Biochemical And Microbial Changes During Fermentation Of Tea Fungus (KOMBUCHA)



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Abstract:
This research was carried out to study the biochemical and microbial changes that occur during the fermentation of tea fungus. Tea fungus, also known as Kombucha, is a fermented beverage resulting from the heavy gelatinous growth of a consortium of microorganisms in tea extract and is a popular drink in many parts of the world. The study revealed that yeast is dominant over the bacteria at the beginning of fermentation; this microbial balance is changed during fermentation and later adjusted to what it was at the beginning. Microbial investigation indicated that during the fermentation process bacteria dominate and that Acetobacter xylinum is the primary organism in Kombucha, associated with some yeast species of the genera Pichia, Candida, and Debaryomyces Proximate analysis revealed that Kombucha is composed of 57.59% fiber and30.21% other carbohydrates, in addition to proteins, fats, and ash, that together make 12.20% of Kombucha dry weight. The study shows that the PH of tea extract dropped from 6.5 to 3.5 immediately after inoculation and remained around it during fermentation, while both total titratable acids and total volatile acids increased. Increasing sugar or tea concentration in the sugared tea extract is always associated with an increase in Kombucha dry weight. Kombucha responded variously when it was incubated at different temperatures, which affected the rate of production of total titratable acids (as lactic acid) and total volatile acids (as acetic acid). Kombucha formation was affected negatively when it was shaken at a velocity of 150 rpm; only a few suspended Kombucha-like granules were formed. Both Kombucha and unfermented tea extract exhibited antibacterial activity against Klebsiella sp., Salmonella typhi, Staphylococcus aureus, and Pseudomonas sp. This ability seems to be more efficient in Kombucha than in unfermented.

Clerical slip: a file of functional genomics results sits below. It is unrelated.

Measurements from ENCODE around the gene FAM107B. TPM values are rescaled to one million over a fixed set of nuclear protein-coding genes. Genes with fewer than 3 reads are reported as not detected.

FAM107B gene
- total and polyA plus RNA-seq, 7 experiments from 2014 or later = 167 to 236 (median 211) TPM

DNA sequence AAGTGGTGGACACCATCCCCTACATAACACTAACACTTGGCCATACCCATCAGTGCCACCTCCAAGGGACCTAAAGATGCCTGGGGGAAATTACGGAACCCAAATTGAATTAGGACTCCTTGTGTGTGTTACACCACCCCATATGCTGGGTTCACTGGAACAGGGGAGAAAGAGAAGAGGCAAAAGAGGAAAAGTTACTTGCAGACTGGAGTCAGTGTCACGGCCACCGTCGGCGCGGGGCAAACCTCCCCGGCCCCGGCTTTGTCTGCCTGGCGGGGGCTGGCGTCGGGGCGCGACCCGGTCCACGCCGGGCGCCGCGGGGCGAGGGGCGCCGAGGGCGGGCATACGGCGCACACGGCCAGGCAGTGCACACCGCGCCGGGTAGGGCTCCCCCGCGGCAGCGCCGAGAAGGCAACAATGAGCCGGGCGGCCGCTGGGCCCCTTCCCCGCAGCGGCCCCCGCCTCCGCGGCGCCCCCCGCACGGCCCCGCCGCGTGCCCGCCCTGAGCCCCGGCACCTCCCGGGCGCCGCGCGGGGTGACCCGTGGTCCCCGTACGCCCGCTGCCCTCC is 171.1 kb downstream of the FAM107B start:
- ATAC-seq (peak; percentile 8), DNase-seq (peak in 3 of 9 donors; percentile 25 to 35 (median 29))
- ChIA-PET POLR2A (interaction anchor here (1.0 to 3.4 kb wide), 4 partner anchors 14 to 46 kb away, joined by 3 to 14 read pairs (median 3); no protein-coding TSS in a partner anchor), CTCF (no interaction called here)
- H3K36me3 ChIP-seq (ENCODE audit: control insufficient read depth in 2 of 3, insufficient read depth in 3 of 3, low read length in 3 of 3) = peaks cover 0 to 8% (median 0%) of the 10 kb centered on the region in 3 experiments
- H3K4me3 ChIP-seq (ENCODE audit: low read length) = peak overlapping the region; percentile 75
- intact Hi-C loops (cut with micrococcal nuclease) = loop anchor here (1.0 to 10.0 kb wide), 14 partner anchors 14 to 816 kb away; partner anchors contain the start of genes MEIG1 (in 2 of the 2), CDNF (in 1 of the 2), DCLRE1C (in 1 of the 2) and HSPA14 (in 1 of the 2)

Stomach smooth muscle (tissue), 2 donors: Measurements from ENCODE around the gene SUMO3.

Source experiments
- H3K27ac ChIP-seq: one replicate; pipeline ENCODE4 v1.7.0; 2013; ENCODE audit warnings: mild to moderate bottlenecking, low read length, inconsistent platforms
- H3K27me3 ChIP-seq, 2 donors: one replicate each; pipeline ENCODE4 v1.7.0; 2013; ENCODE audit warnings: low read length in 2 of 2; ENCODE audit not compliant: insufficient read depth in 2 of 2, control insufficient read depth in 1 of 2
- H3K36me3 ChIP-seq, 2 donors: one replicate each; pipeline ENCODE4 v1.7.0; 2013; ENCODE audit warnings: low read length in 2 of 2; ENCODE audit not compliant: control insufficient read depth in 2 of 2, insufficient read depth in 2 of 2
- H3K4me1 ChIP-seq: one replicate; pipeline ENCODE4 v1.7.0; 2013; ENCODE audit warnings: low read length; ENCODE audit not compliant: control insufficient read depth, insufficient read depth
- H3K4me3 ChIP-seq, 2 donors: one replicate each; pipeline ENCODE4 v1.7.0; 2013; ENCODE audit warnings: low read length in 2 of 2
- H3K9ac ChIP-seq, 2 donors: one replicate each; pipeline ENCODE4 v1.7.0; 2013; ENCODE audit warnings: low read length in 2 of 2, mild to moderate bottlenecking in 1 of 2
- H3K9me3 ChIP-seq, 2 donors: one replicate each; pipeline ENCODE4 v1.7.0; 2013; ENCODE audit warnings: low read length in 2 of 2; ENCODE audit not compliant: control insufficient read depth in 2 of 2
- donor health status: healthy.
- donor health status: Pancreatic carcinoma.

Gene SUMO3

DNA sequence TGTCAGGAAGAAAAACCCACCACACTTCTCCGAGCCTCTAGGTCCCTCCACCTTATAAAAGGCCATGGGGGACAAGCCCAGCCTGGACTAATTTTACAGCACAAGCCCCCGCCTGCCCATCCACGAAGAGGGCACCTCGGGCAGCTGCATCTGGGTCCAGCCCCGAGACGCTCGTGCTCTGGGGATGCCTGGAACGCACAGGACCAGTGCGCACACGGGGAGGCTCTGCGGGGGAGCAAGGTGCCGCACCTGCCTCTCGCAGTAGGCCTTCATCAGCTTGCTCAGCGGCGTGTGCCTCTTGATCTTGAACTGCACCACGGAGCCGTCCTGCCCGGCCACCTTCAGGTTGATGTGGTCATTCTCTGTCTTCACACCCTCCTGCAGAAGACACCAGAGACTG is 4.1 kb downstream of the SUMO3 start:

Keywords: acetic acid, acetobacter, lactic acid, ph, protein, temperature



Country: Sudan

Citation: Doctoral dissertation, B.Sc. (Agric) University of Khartoum

Study Mailing Address:
Department of Botany and Agricultural Biotechnology,Faculty of Agriculture,University of Khartoum

Date Updated: March 26, 2020

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